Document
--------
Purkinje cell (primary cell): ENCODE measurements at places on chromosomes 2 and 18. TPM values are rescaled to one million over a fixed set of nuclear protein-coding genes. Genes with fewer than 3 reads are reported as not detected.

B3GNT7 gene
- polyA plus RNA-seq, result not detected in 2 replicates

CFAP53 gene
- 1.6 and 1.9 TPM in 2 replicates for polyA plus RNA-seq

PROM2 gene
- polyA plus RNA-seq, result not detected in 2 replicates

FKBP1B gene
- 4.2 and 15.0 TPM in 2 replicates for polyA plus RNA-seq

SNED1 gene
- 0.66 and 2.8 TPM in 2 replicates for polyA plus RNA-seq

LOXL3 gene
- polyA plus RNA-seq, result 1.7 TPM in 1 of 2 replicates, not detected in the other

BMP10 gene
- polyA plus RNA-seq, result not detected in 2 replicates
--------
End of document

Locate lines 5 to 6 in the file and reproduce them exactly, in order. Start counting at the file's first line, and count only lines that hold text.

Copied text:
- 1.6 and 1.9 TPM in 2 replicates for polyA plus RNA-seq

PROM2 gene